The 4-year drought was broken this week when John Latta came to town for a few days, time enough to really connect again, with us and his Auntie Rita. The hours were pure joy, no rush, no big deal, just together. The phenomenon that is COVID has left us all standing, so far, at least… and that’s no small thing, with John working in its midst at the hospital from the beginning, and Rita and I managing to contract it despite our precautions. Kim comes out looking like a star, with his asthma and heart history… out there doing ALL THE THINGS all year, and never sick a day except for that nasty food poisoning. We know it isn’t over, but here we were, together again, and that was huge.

The four of us took a drive around Lawrence so John could be blown away by almost thirty years of growth and other changes on KU’s campus and the town since he moved to Atlanta, and that was fun, but after they’ve seen the big city they’re not all that easy to impress. 😊

The time between Monday afternoon and 9:00 this morning passed every bit as fast as we knew it would, but we packed a lot of good food, great laughs, and even better conversation into the hours. The Oncology RN with hospice skilz and an uncanny grasp of human nature was here long enough to quietly assess the health and wellbeing of the parental units, and he very graciously and seriously answered questions all three of us had about our health in general. It was a beautifully-timed visit, urged into action by the love and friendship of Kevin Bruce, and John’s partner Anthony, who both sensed it was time for the Mama to see Mr. John and vice versa. We agreed today on the way to MCI that we won’t let four years pass again before we see each other, no matter what tries to intervene… little things like broken bones, illnesses, insane scheduling, and pandemics. Meh, mere details.

I’ve been moody and weepy since about March of 2020, right through the election and its aftermath, even as things began to look more hopeful for the world… and I kept wondering when that other shoe would drop… when I’d feel some sort of resolution to the events of the past five years or so… when I might feel real again, with compelling reasons to still BE, and a genuine interest in pursuing all the good stuff in this third trimester of life. The errant shoe found a solid landing this week when John’s plane touched down, and the hours before he boarded again for home were valuable beyond measure.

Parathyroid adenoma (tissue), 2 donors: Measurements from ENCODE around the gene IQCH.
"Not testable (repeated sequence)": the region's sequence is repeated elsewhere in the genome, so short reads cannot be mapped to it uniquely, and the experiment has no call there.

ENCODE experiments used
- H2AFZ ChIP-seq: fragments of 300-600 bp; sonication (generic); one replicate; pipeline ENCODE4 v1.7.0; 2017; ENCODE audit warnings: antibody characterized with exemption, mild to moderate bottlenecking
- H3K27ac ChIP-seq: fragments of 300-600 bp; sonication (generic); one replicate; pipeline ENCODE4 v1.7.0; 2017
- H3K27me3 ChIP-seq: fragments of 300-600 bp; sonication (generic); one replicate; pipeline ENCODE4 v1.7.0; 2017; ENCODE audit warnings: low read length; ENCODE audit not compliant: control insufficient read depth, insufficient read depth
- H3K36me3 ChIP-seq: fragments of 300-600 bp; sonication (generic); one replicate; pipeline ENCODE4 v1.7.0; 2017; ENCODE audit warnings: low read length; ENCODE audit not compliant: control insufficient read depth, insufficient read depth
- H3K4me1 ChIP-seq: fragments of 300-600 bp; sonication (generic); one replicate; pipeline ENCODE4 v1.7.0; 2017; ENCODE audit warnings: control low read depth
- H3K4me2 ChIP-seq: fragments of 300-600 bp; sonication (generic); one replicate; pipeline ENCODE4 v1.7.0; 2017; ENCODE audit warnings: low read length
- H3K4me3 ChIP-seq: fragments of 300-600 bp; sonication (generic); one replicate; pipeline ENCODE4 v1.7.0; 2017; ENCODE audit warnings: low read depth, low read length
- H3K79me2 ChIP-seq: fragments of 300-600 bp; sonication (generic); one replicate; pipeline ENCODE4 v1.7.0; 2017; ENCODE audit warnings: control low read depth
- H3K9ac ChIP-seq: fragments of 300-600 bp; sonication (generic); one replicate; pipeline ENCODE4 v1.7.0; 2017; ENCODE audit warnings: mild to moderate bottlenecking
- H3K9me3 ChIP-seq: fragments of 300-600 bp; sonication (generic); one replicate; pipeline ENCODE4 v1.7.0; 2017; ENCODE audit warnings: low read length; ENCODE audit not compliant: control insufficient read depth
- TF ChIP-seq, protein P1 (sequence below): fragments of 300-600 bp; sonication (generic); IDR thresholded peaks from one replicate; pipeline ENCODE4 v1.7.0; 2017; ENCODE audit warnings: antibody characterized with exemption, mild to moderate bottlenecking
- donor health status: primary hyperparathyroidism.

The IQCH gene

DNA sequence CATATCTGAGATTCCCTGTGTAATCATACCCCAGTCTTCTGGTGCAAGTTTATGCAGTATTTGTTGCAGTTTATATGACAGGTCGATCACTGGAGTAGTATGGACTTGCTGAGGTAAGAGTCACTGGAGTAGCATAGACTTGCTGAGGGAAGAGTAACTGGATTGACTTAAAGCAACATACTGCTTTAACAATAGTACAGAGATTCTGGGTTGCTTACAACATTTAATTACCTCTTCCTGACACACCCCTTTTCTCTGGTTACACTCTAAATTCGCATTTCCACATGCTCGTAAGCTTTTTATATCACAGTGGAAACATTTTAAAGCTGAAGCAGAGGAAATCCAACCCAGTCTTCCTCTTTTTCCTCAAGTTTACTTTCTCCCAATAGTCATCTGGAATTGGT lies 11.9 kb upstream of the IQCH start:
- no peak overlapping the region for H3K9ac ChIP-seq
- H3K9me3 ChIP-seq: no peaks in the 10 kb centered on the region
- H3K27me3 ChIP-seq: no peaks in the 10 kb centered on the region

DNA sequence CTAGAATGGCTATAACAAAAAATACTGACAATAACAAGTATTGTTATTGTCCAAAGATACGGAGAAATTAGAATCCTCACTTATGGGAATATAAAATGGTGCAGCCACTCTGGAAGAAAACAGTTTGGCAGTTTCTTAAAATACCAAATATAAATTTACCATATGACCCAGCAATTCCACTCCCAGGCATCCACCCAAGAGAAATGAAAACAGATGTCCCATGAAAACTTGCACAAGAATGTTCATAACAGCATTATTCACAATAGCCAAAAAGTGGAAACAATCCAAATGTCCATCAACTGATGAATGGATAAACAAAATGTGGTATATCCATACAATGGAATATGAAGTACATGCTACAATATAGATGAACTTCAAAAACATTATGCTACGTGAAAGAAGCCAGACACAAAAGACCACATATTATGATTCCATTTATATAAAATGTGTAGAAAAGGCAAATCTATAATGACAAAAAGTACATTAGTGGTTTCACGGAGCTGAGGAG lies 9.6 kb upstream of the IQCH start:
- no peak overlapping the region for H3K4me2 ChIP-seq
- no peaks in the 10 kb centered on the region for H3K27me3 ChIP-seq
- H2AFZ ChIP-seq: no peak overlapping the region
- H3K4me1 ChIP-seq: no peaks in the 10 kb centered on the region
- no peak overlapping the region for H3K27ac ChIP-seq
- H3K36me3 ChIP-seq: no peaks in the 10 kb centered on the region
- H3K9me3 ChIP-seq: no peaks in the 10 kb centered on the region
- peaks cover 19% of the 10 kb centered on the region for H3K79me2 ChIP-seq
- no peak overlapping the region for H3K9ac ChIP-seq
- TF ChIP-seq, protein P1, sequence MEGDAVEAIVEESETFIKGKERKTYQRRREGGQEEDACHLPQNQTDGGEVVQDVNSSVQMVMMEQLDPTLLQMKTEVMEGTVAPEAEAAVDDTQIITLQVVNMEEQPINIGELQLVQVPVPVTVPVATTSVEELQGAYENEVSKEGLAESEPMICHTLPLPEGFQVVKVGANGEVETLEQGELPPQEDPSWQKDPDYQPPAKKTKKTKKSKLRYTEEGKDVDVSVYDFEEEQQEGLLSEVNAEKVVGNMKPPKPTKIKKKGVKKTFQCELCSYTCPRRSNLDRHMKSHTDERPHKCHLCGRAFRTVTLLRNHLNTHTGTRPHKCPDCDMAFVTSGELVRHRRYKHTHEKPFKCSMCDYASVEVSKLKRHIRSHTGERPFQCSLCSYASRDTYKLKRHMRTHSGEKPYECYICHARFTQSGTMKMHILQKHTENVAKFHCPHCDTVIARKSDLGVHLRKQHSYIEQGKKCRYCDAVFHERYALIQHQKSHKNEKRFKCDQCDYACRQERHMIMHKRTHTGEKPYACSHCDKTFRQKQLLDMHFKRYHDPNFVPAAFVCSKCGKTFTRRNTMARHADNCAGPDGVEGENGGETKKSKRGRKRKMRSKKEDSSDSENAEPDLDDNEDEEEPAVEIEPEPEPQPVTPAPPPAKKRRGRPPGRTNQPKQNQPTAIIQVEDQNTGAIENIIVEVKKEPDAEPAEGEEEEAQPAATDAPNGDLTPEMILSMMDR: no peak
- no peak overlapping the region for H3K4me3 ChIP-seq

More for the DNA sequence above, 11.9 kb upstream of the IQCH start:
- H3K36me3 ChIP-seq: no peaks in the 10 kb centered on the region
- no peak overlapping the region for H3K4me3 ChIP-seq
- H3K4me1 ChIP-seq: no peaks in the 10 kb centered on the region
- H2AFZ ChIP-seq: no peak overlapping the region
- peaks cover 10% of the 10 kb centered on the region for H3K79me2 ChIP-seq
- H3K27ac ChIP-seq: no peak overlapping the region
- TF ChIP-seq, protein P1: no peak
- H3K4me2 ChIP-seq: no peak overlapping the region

My deepest gratitude to the people who love us – they help us keep life as it CAN be, at its best.

Image

Feelin’ froggy…

Much happened in the past week, but with little outward change to show for it. The partisan divide that we hoped would begin to resolve after the former guy left only continues to intensify, making agreement on any matter a bridge too far for Congress. This week’s most heinous example: Benghazi somehow required ten investigations and thirty-three hearings, but the assault on our Capitol and democratic rule doesn’t merit even a second look by some of the very people who were under direct threat. Those senators who voted against sanity haven’t succeeded in concealing anything, most especially their own cowardice, and shamefully two of those people “represent” Kansas, which makes me want to hop a bus and flee the state.

Dan, never my type, is my late-life crush… I love him for his mind.

As usual, though, the week’s haul of good stuff has weighed more AND been worth its weight in gold… and when it comes to good news, the small things are the big things…

1.) Douglas County has brought COVID case numbers down to near zero, so protocols are being relaxed. At SPL the announcement was made on Thursday “NO MASKS REQUIRED” (for the fully vaccinated) and those old PickleBallers were celebrating.

2.) The Royals have been fun to watch and are playing some really good baseball, looking more and more like the cohesive team they’ve shown they can be.